Venetian Resurrection

Venice puts the Mask back on. 

Thirty years ago you couldn’t find a mask shop in Venice; today you can’t walk anywhere without seeing one. The colorful masks, usually associated with Carnevale, have been around since the 12th century, but for most of the past two centuries they’ve been largely forgotten. In the early 1980’s Mario Belloni and a handful of other artisans were credited with reviving the Venice mask making tradition. Mario’s Ca Macana mask store is a few steps off the Grand Canal and he offers workshops on the mask making process. His book, Mashcere a Venezia explores the history of Venetian mask making and Stanley Kubrick came to Mario when he needed masks for the movie Eyes Wide Shut.

With the fall of the Venetian Republic at the end of the 18th century, the importance of Carnevale and masks diminished to the point where they all but disappeared for nearly 200 years. In 1979 the municipality of Venice reinstated Carnevale to not only bring back a Venetian tradition but to bring in much needed tourism revenue. Around this time Mario and some of his fellow architecture students started selling papier mache masks in the squares. Was it the love of a time-honored tradition that inspired Mario? “No. I needed the money,” he admits. “There were no mask shops like you see today. We didn’t know about the Venetian mask tradition and that’s why today you see such variety— suns and moons and things like that. Back in those days there was just ten to fifteen of us selling masks made of newspaper papier mache. No shops, just us.”

Obviously a lot has changed. There are hundreds of mask shops now in Venice and the quality runs the gamut from beautiful and expensive handmade masks to cheap, machine-stamped plastic ones from China, Romania and Albania. Mario pulls a mask down from his workshop shelf and shows the layers of paper strips that form the texture inside the mask; the hallmark of its handmade origins.

The workshop is cluttered with half-finished masks, painting supplies, clay busts and large stacks of blotting paper. Mario gives a quick explanation of the mask-making process, “First you make a clay mold of a face and from that you make a plaster cast. Inside the cast you put a little clear grease and then you start laying in strips of blotting paper— about four or five layers brushed with water and flour paste. After drying 45 minutes or so, you remove it from the plaster, trim and adjust it, and then you’re ready to paint.”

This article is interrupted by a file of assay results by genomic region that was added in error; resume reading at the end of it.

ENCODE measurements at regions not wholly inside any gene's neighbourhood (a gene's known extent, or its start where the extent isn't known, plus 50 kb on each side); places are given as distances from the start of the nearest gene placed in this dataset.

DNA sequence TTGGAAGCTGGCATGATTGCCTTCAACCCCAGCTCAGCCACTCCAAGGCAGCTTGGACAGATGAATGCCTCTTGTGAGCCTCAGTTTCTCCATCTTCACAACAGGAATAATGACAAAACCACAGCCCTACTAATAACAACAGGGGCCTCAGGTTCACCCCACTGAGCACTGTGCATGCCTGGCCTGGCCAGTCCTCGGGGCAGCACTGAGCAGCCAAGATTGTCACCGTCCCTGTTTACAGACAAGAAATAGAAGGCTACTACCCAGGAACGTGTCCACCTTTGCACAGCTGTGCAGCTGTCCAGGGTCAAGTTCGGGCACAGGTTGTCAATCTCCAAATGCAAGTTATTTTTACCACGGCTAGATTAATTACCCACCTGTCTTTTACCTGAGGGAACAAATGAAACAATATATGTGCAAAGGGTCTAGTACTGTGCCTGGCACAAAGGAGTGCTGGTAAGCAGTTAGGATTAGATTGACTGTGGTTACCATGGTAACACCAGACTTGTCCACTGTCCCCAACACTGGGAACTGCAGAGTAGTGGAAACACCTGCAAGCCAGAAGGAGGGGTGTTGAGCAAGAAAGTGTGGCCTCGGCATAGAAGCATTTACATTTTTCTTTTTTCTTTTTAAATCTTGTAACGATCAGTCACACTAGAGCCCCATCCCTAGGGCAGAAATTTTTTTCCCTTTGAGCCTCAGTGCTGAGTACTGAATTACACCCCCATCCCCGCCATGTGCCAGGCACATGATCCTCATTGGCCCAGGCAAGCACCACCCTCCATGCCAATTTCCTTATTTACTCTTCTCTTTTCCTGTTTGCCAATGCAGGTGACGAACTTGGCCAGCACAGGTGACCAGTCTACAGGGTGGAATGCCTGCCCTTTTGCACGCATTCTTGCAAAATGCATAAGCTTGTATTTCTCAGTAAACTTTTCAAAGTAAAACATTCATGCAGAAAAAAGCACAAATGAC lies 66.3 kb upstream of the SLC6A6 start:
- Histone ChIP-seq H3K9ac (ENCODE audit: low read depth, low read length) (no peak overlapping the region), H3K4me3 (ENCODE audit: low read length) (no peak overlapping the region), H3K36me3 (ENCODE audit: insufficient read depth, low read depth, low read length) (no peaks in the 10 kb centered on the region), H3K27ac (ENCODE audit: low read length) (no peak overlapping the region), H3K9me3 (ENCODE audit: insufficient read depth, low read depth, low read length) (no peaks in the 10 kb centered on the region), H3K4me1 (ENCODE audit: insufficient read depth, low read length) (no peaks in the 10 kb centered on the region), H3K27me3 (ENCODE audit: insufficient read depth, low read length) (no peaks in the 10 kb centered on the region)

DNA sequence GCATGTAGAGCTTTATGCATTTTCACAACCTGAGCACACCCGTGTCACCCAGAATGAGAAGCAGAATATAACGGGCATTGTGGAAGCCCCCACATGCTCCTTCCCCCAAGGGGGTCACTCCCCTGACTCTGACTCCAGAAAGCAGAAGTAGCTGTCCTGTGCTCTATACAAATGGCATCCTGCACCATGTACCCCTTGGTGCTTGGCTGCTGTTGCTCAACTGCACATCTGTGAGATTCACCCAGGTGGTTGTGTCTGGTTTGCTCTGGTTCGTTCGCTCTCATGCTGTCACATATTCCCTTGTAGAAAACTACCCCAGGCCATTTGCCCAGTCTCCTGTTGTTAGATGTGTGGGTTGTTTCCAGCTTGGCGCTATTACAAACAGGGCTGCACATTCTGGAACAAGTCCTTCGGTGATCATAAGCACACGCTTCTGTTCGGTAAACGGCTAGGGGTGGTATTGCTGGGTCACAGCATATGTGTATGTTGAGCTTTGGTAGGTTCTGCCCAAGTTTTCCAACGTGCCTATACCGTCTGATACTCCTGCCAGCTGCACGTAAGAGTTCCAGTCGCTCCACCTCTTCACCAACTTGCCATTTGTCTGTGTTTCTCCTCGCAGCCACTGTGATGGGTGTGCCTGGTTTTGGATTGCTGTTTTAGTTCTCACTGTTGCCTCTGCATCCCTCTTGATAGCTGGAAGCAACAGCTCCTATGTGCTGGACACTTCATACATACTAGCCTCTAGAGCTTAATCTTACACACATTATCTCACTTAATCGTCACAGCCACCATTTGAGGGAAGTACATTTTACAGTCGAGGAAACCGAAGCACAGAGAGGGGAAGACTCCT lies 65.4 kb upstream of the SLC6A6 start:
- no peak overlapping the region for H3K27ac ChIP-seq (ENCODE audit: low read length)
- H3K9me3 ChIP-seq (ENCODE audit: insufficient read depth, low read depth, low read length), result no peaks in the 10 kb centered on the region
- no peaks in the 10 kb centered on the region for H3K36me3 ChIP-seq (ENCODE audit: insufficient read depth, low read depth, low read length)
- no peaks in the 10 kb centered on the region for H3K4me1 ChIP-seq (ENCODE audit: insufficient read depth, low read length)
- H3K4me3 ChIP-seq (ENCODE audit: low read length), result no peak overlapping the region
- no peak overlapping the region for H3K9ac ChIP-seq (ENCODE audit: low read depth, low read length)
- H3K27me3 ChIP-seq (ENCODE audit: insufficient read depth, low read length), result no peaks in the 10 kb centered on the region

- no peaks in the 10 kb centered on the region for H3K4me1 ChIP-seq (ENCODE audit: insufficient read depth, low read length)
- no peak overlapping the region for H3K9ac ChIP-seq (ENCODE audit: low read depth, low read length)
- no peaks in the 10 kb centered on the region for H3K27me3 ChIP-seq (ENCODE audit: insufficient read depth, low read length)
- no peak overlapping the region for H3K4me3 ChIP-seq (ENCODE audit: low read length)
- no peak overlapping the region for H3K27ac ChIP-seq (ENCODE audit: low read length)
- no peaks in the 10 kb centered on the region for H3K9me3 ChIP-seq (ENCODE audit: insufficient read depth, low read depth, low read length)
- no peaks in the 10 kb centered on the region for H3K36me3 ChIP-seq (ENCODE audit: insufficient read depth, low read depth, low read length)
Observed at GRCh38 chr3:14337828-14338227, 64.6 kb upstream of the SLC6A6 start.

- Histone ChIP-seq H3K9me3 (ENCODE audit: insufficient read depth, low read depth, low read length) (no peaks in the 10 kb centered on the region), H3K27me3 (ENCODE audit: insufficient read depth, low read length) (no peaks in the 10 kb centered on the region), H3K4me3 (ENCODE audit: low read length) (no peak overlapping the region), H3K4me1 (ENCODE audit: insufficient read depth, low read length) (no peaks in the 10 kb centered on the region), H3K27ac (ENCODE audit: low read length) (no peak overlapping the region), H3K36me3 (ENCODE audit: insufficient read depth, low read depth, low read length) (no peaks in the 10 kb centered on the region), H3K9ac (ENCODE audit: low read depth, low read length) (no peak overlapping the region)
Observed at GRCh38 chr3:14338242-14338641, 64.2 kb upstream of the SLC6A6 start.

While talking, Mario takes out an unadorned, white, sharp-beaked larva mask and puts it on along with a black cape and black tri-cornered hat, one of the most traditional of Venetian costumes. Pointing to his outfit, Mario continues, “This is the bauta. The word bauta originally comes from the black cape but it has come to mean the whole ensemble.” Still in costume, he displays another mask, a muta— a black, oval mask with no mouth hole. He turns the mask to show the string bit that allows the wearer to hold it to her face by biting onto it. “These were used by the ruling class women in their games of seduction. You knew you had won the game if she allowed you to see her face.” Mario moves over to the counter and pulls out some old pen and ink drawings. One of them features the eerie Dottore Della Peste (plague doctor) mask. This white mask with a long curvy beak was used by doctors during the days of the Black Death. The beak was stuffed with medicinal spices and herbs to help prevent doctors from catching the plague while attending to patients.

Born and raised in Genoa, it’s clear that Mario feels at home in his workshop in his adopted city. “I was coming back from Rome and the train stopped at the Venice station at night. I decided to get out and explore the city and I fell in love with it. I got my chance to live here when I was an architecture student and since then I’ve learned a lot about the history. Venice was an amazing place!” exclaims Mario. “Five hundred years of peace! It was a dictatorship by the nobles, and the ruling class was loved. It was an egalitarian society where people left their windows open at night.” Mario sits down and continues, “You must remember 500 years ago, these masks were not just worn for Carnevale, they were worn year round, to court, to parties, at the casino. They let nobles engage in behavior”, says Mario, searching for the right phrase, “that were afraid to try without a mask.” Indeed, wealthy Venetians could afford to indulge their eccentricities but the small, crowded island didn’t offer many opportunities for privacy. The mask was the perfect solution.

Mario looks around the workshop, perhaps reflecting on his journey from architecture student to preeminent Venetian mask-maker. “It was not a gift,” says Mario with a sweep of the hand, referring to what he has built. “It’s been a lot of work but it’s been great.” Many stories about artisans who create things by hand are about a craft endangered by machines and cheap offshore labor. Mario Belloni’s story is not about a dying craft; it’s about the resurrection of one.

You can purchase a mask or Mario Belloni’s book Mashcere a Venezia at his Ca Macana store at Dorsoduro 3172, Venice, Italy.  You can also purchase them online at www.camacana.com.

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